The University of Maryland plans to announce the creation of a research center to study the nexus of business and society Monday following a $6 million gift from foundations formed by Philadelphia Flyers owner Ed Snider and Koch Industries chief executive Charles Koch.
The Ed Snider Center for Enterprise and Markets will be housed in the university’s business school but call on academics from across campus to study how financial markets and institutions influence the capacity for people to conduct and benefit from business.
“The center’s mission is to conduct an interdisciplinary exploration of markets and institutions that effect human enterprise, and therefore impact the well-being of individuals and societies,” said Rajshree Agarwal, a professor of entrepreneurship who will serve as the center’s first director.
The Snider Foundation put forth $5 million for the center. The foundation serves as a philanthropic outlet for Ed Snider, the owner of the Philadelphia Flyers hockey team and chairman of Comcast-Spectacor, a marketing and entertainment conglomerate.
“I’m very much interested in entrepreneurship and how markets function to foster entrepreneurs or impede them, and I’m also interested in the results of entrepreneurial efforts,” Snider said in an interview. “The benefits to society as a whole, basically.”
Snider is an entrepreneur himself. The product of working-class roots, Snider graduated with an accounting degree from the University of Maryland in 1955 and a few years later began a record-distribution business from the back of a friend’s car.
“I’ve been looking to get involved for years and finally found the way to do it,” Snider said.
The remaining $1 million comes from the Arlington-based Charles Koch Foundation, which grants millions each year to universities for academic and scientific research. Locally, the foundation lists American University, Catholic University of America, George Mason University, George Washington University and the University of Virginia, among its grant recipients.
The foundation’s involvement is likely to draw attention at Maryland, the flagship university in a state dominated by Democrats. The foundation’s gifts have been sharply criticized by those who say that the money is used to impose the right-wing views of its namesake on institutions of higher learning. At Catholic University, for example, 50 educators called on administrators there to return its $1 million donation from Koch.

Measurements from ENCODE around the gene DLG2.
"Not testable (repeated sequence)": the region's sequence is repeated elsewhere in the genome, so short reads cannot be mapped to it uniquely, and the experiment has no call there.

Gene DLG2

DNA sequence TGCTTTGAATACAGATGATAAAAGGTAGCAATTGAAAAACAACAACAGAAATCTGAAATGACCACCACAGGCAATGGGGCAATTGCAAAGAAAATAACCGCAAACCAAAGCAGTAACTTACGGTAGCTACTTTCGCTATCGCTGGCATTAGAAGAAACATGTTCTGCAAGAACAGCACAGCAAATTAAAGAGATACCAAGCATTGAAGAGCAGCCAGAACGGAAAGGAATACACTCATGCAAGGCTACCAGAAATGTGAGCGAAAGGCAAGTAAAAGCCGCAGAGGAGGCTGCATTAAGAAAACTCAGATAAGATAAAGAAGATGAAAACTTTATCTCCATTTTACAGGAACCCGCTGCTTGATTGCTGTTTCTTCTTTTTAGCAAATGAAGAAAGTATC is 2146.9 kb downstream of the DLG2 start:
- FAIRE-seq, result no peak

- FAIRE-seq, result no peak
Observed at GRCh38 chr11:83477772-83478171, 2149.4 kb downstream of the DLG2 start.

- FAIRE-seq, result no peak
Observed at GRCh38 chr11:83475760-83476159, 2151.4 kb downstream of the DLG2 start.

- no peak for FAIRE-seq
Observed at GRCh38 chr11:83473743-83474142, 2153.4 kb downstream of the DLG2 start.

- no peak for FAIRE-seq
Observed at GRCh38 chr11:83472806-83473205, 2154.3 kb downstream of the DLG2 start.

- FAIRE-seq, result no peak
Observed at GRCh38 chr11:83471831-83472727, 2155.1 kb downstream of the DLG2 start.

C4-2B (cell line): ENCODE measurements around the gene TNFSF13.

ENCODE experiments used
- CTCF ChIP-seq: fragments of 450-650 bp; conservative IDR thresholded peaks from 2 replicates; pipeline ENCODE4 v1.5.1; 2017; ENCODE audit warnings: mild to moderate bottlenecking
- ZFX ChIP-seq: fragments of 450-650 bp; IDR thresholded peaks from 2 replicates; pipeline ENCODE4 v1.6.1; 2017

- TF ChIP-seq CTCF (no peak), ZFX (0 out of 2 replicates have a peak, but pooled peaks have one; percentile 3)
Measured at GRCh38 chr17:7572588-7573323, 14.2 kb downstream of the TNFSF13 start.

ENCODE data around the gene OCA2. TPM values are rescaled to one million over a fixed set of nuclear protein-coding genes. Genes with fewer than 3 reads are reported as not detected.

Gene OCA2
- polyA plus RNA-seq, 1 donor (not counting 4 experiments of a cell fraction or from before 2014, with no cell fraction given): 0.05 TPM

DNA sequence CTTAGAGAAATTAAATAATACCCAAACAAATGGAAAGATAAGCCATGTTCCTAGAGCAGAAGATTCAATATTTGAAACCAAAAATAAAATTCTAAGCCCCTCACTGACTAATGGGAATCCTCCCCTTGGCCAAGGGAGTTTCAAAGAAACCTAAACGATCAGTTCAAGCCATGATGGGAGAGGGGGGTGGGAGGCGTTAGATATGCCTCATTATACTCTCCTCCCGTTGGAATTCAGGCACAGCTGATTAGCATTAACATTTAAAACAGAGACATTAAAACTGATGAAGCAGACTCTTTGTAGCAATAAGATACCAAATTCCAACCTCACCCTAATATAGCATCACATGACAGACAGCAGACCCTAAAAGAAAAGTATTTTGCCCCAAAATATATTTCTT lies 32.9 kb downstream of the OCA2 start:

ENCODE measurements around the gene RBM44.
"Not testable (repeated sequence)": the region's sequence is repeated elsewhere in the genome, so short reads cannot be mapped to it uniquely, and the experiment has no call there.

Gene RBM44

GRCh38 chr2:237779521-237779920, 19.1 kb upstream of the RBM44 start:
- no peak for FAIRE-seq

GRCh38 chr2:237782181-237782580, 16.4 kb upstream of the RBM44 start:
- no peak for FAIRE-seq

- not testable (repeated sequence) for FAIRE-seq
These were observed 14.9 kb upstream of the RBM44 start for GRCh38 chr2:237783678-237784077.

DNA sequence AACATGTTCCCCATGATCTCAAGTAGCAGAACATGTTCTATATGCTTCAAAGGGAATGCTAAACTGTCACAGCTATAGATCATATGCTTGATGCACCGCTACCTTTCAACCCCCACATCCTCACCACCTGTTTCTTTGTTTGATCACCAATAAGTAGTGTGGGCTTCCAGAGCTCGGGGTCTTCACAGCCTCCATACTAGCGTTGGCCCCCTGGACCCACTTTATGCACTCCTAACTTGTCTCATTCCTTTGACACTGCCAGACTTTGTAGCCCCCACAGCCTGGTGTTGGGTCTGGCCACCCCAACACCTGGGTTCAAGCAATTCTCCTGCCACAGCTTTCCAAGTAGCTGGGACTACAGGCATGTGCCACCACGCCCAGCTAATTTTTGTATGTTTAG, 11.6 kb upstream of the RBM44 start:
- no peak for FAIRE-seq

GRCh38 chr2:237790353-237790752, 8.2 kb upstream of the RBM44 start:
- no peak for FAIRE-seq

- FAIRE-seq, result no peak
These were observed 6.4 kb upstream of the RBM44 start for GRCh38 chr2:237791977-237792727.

“We believe that academic freedom is absolutely important for . . . the advancement of knowledge,” said John Hardin, a program officer at the Koch Foundation. “We believe very strongly [faculty] must be free to pursue whatever questions, theories, data they believe are most relevant.”
Hardin, who earned his doctorate from the University of Maryland in 2011, first became aware of the center after a chance meeting with Snider’s son last year, he said. That triggered discussions about how the two foundations might jointly fund the initiative.
“For us, it was really just the mission of the center that was most exciting,” Hardin said. “Our role is to provide resources and support for the faculty to pursue their interests.”
Officials at both foundations said they will play no role in determining the center’s research priorities or selecting its personnel, which is expected to include three professors, doctoral students, fellows and support staff.
“The university actually has a very clear policy that prohibits any outside influence on the selection and interests of the personnel,” Agarwal said. “This policy was very clearly communicated as part of the gift-giving process.”
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